In a town hall gathering on Saturday, Wisconsin Republican Rep. Jim Sensenbrenner said that Planned Parenthood's alleged practice of selling fetal tissue for cash was "outrageous and disgusting", and that he and his GOP colleagues would be attempting to defund the organization again in the coming weeks. Sensenbrenner, who served on the House Judiciary Committee in charge of overseeing the Planned Parenthood hearings in September, added that the nonprofit's patients could easily be taken care of by corresponding community health clinics. However, since the majority of his claims had already been debunked by a federal investigation and several news reports that countered the community clinic argument, Sensenbrenner's Planned Parenthood comments on Saturday proved that the GOP congressman had little idea what he was talking about.
"I think it’s outrageous and disgusting, what came out on the [Center for Medical Progress sting] videos," Sensenbrenner told the small gathering. "They’re selling the body parts and tissue of aborted babies [and] I don’t think that a half a billion dollars in government money should be given to Planned Parenthood, even if they weren’t actually caught in the act."
When asked about how cutting funding to the organization might affect female patients who currently use the clinic's health services, Sensenbrenner claimed that it would not limit women's access to healthcare because it went to plenty of other clinics who did the same thing. That statement, of course, was patently false.
The Congressional Budget Office has estimated that hundreds of thousands would lose healthcare access if Republicans attempted to defund Planned Parenthood again down the road. Considering the current shortage of community clinics able to handle the sudden influx of patients, Sensenbrenner's comments were particularly confusing.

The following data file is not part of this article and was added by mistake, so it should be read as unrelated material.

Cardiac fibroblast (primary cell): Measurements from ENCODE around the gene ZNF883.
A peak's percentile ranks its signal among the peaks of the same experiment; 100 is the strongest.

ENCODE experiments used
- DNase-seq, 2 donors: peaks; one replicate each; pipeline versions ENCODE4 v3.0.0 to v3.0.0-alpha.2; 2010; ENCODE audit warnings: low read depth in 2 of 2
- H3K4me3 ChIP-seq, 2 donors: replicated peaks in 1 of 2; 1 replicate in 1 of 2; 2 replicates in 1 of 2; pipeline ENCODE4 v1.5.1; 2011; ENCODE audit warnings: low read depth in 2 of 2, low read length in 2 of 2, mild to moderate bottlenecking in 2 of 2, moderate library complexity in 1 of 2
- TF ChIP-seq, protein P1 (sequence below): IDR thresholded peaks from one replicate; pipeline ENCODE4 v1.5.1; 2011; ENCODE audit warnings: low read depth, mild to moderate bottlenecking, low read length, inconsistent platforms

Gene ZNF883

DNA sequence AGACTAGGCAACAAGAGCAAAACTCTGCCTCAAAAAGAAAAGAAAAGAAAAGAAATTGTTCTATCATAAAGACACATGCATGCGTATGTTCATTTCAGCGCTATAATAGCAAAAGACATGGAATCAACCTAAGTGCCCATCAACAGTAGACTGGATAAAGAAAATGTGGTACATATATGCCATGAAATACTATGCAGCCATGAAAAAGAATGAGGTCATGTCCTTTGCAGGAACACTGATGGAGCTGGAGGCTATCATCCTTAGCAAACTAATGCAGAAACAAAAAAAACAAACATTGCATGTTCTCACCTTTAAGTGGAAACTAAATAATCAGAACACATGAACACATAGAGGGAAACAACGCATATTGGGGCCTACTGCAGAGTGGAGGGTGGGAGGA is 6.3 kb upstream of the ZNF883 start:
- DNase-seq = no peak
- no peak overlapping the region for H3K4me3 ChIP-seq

"Defunding Planned Parenthood clinics and then giving community clinics the money instead … [would] ensure that there were enough personnel and enough facilities to provide the same type of care to women who qualify for either free or subsidized care that is currently provided under Planned Parenthood," he claimed.
That line of reasoning has come under fire in recent months. In early September, a review by a federal judge in Louisiana discovered that, out of a list of 2,000 community healthcare providers who could readily take on the state's Planned Parenthood patients, many were specified as ophthalmologists, dentists, and specialized care providers that would be unable to offer appropriate services.
"That strikes me as extremely odd," Judge John W. deGravelles remarked during a court hearing that would decide whether the state could cancel Planned Parenthood's regional Medicaid contract. In response, one state attorney claimed that the providers had offered "family planning services in the past", according to a report by The Times-Picayune.
For the limited number of clinics actually able to take on Planned Parenthood patients, the sudden burden might be feasible at first, but according to many providers, things would quickly spiral out of control.
"If they start calling my office, it's going to be, 'Well, we could take you but it might be two, three months down the road,'" wrote physician Mark DeFrancesco, in an op-ed last month. "If they call other places, it might be, 'We can't even take you.'"
Compounding the problem, a map circulated this week by several pro-life groups showed that there were supposedly over 13,000 community health clinics across the United States that could accept the sudden outflow of Planned Parenthood patients; However, the graphic distinctly failed to point out that the list had been compiled from data out of the Department of Health and Human Services' medicaid branch — and since most of the listed clinics did not have a certified OB-GYN on staff and were instead categorized as general health clinics, they did not meet the requirements to adequately provide reproductive services to women.
On Saturday, Sensenbrenner seemed to wave off each issue. "It seems to me that when we’re talking about setting government priorities, there are priorities more [important] than what Planned Parenthood does," he said.